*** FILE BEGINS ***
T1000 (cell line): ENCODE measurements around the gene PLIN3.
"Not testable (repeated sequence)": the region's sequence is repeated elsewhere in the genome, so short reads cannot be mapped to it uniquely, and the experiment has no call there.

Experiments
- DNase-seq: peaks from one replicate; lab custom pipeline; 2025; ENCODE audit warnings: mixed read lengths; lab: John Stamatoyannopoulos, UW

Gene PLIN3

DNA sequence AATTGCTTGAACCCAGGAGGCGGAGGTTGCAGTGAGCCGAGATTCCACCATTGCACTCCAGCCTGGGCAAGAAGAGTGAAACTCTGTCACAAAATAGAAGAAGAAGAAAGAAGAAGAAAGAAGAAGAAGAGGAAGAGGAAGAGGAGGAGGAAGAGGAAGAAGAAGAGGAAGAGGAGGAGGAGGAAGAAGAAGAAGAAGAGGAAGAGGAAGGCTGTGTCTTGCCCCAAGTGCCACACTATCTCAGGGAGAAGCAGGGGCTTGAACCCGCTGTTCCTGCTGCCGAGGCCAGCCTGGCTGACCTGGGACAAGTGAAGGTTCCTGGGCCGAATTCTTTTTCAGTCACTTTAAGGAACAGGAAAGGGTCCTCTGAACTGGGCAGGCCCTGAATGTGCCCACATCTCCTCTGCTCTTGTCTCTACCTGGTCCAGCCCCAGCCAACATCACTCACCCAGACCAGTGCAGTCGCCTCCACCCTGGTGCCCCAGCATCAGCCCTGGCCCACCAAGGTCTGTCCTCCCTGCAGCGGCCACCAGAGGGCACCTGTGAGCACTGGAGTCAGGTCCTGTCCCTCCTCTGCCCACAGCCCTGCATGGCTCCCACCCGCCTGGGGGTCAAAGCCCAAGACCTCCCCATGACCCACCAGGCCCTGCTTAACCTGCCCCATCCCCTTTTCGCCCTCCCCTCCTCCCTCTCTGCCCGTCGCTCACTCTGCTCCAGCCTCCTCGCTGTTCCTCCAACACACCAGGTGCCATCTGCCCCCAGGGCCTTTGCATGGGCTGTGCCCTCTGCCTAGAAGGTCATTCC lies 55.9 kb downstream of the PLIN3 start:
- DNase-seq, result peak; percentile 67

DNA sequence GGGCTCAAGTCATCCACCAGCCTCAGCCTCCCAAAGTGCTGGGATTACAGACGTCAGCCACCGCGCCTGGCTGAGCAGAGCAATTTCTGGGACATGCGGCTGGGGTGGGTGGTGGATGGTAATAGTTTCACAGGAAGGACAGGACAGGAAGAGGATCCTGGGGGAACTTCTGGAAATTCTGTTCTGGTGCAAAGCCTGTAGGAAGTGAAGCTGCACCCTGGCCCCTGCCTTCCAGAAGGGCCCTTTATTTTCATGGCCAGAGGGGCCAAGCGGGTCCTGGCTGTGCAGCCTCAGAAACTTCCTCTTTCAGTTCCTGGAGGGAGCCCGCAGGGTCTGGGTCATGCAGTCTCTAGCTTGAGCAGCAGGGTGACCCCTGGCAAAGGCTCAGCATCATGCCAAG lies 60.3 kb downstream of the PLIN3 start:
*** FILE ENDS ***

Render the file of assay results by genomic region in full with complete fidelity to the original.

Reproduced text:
T1000 (cell line): ENCODE measurements around the gene PLIN3.
"Not testable (repeated sequence)": the region's sequence is repeated elsewhere in the genome, so short reads cannot be mapped to it uniquely, and the experiment has no call there.

Experiments
- DNase-seq: peaks from one replicate; lab custom pipeline; 2025; ENCODE audit warnings: mixed read lengths; lab: John Stamatoyannopoulos, UW

Gene PLIN3

DNA sequence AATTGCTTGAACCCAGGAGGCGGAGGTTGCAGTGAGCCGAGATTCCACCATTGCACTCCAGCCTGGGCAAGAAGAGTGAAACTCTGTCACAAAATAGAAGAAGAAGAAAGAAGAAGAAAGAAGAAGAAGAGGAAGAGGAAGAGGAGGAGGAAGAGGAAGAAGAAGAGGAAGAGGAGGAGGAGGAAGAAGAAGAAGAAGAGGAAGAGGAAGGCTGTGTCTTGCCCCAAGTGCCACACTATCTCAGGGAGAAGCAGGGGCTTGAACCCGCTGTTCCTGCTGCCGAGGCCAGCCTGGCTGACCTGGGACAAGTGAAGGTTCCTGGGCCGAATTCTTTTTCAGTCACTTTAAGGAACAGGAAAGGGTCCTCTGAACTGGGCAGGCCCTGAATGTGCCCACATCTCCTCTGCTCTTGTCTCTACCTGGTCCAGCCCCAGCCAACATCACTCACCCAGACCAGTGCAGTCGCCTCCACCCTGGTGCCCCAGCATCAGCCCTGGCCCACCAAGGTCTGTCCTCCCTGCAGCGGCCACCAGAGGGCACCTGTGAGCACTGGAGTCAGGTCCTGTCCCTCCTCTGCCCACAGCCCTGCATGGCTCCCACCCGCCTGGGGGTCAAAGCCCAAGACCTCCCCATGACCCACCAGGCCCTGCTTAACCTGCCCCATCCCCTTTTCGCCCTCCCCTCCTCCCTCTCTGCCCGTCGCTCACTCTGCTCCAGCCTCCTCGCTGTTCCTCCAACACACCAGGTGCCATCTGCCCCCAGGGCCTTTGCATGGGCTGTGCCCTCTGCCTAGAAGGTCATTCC lies 55.9 kb downstream of the PLIN3 start:
- DNase-seq, result peak; percentile 67

DNA sequence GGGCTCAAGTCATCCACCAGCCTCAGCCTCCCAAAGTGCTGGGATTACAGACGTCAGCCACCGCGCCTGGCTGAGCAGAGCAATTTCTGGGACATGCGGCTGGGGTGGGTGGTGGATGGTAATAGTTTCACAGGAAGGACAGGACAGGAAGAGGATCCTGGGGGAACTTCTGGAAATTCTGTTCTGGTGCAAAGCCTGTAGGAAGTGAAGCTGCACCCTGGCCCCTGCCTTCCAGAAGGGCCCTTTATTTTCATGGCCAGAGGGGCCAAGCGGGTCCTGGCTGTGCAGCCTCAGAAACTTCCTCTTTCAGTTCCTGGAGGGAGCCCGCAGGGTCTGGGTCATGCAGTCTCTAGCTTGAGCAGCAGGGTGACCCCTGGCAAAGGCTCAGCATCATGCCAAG lies 60.3 kb downstream of the PLIN3 start: